The Mami Wata Expert Workshop in Libreville, Gabon 15-17 February 2017.
From the 15-17 February 2017, the Mami Wata project organised an expert workshop in Libreville, Gabon, convening key stakeholders of the project, experts and country representatives. The event marked a critical step towards integrated ocean management policy framework for the Abidjan Convention member states.
The management of human activities in marine and coastal ecosystems is often challenging.Traditionally, several sectoral Ministries may be involved, and these do not always share the same objectives in their respective management decisions – and may also not be tasked to consider other activities beyond their immediate mandate in their management or assess cumulative environmental impacts. Consequently, conflicts concerning the usage of ocean ecosystems between different groups and interests may arise. As such, an Integrated Ocean Management (IOM) approach is seen as beneficial, because it brings together all relevant stakeholders, including government bodies and societal sectors for a more effective and holistic management of the ocean.
The workshop convened key stakeholders of the project for participatory group discussion and sharing of experiences. Regional centers such as RAPAC and RAMPAO, as well as country representatives from Gabon, Ghana, Sierra Leone, Senegal and South Africa, were present. The event was opened by Mr. Athanase Nthanga, the Secretary General of the Ministry of Forestry, Water, Fisheries and Aquaculture, responsible for the environment and nature protection. Among the presentations, the host country, Gabon, highlighted the ‘Gabon Bleu’ initiative and the establishment of a national council for the sea, which is working towards more effective management of marine activities and marine resources issues – from oil exploration to illegal fisheries and piracy.
Other countries presented their experiences with IOM and with applying CBD Criteria for Ecologically or Biologically Significant Marine Areas (EBSAs), Marine Spatial Planning (MSP), and State of Marine Environment reporting (SoME). The presentations were complemented by key inputs from international experts.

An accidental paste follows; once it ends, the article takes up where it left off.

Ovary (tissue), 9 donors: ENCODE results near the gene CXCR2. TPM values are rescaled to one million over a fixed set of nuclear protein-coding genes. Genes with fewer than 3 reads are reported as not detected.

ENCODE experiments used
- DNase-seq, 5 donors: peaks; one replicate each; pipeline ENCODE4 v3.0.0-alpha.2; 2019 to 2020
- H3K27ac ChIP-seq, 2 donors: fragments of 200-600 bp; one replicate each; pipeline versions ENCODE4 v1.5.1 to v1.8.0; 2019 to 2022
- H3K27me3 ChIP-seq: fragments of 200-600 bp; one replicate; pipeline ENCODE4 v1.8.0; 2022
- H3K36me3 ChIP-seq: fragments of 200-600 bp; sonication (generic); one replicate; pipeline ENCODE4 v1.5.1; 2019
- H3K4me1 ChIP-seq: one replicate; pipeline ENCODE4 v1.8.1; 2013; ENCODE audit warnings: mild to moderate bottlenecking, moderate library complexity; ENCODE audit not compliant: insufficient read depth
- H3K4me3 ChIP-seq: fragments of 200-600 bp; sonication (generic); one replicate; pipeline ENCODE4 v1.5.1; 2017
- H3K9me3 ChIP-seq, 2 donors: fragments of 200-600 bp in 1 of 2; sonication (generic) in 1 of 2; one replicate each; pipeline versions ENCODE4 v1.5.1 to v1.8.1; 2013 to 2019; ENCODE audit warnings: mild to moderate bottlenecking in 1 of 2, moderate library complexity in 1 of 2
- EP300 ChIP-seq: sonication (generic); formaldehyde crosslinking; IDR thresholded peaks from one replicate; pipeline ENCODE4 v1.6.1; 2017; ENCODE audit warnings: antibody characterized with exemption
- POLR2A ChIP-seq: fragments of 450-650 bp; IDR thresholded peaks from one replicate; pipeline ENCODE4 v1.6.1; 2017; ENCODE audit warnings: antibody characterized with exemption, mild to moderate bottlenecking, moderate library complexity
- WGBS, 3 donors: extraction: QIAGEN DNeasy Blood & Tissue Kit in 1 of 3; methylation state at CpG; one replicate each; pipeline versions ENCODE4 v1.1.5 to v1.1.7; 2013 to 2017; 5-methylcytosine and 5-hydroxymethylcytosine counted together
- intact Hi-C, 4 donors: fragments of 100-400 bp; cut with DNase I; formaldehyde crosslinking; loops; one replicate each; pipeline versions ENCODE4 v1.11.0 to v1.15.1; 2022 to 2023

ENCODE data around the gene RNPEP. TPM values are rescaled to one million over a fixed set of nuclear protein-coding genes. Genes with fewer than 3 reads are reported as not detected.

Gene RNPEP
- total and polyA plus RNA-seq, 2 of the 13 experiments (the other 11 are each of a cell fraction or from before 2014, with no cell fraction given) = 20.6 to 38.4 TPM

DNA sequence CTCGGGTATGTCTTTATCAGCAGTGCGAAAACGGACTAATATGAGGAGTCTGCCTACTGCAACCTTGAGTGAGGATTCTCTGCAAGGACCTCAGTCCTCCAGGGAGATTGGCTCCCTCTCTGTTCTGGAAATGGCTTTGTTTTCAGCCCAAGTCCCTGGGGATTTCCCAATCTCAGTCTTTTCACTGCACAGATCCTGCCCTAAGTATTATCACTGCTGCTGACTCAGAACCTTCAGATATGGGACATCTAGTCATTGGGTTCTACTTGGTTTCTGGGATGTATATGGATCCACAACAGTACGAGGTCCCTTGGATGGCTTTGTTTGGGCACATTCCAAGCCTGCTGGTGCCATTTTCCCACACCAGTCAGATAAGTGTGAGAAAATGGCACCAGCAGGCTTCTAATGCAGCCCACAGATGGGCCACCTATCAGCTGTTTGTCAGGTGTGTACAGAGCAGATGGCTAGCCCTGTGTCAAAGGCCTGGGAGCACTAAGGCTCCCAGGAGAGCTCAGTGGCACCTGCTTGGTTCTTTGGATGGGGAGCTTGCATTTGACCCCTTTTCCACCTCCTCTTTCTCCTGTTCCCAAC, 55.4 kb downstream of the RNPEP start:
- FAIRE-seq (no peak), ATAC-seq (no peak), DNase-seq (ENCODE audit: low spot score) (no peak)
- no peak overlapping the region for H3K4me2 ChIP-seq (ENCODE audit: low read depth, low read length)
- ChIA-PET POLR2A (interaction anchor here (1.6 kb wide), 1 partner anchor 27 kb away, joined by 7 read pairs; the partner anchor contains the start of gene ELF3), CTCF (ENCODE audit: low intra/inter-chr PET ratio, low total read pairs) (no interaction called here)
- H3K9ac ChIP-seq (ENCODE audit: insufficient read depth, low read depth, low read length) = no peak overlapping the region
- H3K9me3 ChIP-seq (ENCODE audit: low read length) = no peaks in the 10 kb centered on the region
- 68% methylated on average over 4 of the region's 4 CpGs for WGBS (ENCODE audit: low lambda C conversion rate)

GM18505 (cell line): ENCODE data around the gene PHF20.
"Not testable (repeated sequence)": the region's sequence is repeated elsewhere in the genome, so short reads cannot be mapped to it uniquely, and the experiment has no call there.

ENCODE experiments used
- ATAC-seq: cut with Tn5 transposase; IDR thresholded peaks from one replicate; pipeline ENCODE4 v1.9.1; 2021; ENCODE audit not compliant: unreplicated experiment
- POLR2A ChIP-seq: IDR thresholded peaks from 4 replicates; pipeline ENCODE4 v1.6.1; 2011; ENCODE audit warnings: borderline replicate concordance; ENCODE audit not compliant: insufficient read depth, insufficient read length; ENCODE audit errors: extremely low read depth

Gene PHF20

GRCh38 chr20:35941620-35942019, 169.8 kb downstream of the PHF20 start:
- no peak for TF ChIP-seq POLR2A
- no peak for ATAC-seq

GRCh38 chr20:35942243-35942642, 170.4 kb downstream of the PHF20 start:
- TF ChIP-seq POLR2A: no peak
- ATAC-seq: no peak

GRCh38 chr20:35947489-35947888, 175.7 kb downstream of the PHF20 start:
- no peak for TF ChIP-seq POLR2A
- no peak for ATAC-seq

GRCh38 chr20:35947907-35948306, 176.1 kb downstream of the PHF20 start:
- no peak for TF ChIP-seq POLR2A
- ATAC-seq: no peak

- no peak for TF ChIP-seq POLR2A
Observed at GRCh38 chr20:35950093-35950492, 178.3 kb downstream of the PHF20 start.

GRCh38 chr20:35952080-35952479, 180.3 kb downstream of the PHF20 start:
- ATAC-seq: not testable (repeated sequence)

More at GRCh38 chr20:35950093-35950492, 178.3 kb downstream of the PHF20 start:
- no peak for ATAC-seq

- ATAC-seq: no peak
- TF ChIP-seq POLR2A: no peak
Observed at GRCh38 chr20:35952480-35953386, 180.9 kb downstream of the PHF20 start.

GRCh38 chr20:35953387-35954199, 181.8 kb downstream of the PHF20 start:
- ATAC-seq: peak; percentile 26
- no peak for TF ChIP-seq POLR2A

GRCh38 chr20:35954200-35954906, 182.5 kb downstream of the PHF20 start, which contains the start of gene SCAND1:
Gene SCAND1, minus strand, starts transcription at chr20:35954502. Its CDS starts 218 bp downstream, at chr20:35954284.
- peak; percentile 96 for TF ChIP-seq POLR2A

Building on the shared experience and discussions, the participants agreed that there is a need to move towards integrated ocean management as part of a broader strategy of valuing the ocean and its ecosystems, and harnessing its benefits to improve the livelihoods of the people of the region. While highlighting the major steps already taken in moving towards IOM, the workshop participants also pointed to the several challenges including human capacity, technology transfer and the need for ongoing high level political support.
Technical and institutional capacity for ecosystem-based management will be developed in the project through pilot projects, centers of expertise, knowledge sharing and training.
“This is an important opportunity for the member countries of the Abidjan Convention to share their experience in integrated ocean management, and to map out a pathway to improved ocean management. The Mami Wata project will support the member countries in this journey and will lead to ecosystem health and benefit livelihoods of the people that depend on it, fulfilling several of the SDGs”